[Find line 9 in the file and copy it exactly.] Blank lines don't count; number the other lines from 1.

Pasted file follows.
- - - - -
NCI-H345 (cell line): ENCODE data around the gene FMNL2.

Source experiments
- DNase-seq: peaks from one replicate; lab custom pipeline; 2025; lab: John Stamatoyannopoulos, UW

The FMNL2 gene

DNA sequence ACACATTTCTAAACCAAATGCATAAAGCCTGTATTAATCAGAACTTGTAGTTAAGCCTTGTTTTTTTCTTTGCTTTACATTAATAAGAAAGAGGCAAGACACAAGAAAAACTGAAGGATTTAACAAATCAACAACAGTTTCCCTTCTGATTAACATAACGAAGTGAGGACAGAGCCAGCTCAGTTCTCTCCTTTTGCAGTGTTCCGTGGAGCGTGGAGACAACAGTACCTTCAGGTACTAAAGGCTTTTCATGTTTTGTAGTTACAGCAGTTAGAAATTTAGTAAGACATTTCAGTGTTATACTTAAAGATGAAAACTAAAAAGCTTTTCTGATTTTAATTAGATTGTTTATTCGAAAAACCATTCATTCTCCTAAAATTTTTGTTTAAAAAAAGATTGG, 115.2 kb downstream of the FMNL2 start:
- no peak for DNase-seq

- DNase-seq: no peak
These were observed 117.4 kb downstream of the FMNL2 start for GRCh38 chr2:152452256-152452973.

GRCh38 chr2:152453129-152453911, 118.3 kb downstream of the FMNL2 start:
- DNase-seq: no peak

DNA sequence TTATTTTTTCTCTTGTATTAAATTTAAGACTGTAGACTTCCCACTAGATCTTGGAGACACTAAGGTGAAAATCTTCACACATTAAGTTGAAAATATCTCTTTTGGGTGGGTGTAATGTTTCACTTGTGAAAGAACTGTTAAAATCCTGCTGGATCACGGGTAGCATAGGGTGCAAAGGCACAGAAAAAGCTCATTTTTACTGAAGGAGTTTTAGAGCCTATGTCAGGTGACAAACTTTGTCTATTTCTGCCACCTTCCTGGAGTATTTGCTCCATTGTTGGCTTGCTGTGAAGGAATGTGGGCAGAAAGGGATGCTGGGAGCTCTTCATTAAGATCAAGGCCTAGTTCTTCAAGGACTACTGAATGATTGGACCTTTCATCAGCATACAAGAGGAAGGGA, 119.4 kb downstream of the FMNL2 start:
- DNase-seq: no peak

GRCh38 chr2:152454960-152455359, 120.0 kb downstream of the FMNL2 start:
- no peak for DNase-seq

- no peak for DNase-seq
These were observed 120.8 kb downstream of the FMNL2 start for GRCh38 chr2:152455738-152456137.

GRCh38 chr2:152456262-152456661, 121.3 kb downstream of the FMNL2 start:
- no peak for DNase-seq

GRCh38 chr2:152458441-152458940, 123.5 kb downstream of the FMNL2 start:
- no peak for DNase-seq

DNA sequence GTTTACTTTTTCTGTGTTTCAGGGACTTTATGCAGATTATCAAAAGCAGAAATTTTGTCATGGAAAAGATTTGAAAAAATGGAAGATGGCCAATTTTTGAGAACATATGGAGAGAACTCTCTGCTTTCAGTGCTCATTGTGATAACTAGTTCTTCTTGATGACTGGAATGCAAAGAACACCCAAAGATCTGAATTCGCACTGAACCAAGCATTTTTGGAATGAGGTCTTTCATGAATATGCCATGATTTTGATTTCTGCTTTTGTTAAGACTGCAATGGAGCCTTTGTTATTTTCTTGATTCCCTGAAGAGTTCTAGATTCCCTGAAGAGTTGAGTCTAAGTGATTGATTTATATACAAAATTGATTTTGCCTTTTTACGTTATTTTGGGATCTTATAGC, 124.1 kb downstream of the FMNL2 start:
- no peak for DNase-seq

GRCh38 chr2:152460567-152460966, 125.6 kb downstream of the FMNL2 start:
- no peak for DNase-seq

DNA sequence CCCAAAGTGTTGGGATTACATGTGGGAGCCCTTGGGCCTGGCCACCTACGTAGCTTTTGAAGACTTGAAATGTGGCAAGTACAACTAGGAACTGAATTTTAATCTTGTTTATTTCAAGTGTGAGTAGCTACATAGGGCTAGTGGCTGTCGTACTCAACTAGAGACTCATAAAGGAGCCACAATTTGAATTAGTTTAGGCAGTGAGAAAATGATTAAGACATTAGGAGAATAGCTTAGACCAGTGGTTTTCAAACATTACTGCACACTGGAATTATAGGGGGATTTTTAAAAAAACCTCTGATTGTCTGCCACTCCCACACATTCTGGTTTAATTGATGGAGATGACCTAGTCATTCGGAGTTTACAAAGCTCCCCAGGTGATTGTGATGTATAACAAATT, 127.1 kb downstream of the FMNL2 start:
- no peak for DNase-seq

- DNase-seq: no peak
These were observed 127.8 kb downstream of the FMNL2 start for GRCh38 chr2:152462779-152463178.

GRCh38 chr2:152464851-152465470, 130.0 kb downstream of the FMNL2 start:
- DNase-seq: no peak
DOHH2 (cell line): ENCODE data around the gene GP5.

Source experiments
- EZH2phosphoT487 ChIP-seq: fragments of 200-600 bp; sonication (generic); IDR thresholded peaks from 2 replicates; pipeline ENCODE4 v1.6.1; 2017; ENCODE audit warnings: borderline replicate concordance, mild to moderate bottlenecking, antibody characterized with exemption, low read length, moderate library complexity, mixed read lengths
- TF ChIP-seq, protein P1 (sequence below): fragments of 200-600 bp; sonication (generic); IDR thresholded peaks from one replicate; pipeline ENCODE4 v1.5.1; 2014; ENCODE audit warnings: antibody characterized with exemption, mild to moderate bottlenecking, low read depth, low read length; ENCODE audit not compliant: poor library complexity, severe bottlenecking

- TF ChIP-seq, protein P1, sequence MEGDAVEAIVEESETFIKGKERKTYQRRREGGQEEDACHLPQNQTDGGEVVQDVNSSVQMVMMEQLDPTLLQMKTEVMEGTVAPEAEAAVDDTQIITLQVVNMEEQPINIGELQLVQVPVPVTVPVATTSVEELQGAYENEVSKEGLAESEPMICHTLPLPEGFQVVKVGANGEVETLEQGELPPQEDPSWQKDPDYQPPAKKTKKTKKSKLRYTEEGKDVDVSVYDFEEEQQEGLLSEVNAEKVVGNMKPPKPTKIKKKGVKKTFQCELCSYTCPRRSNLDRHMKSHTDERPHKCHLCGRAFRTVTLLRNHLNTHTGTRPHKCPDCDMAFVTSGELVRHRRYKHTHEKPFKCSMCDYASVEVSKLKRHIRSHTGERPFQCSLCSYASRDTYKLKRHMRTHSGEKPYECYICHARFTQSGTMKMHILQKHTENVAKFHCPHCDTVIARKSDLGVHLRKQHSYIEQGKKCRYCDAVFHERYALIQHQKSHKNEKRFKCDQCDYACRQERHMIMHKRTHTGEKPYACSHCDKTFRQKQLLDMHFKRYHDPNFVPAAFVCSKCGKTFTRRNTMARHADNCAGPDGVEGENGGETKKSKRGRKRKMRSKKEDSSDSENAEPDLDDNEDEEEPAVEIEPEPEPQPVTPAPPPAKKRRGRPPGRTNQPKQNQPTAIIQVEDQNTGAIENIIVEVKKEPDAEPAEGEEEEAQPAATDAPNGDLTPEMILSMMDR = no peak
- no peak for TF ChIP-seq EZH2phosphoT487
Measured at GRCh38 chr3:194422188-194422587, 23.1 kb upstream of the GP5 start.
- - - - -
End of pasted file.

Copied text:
GRCh38 chr2:152453129-152453911, 118.3 kb downstream of the FMNL2 start: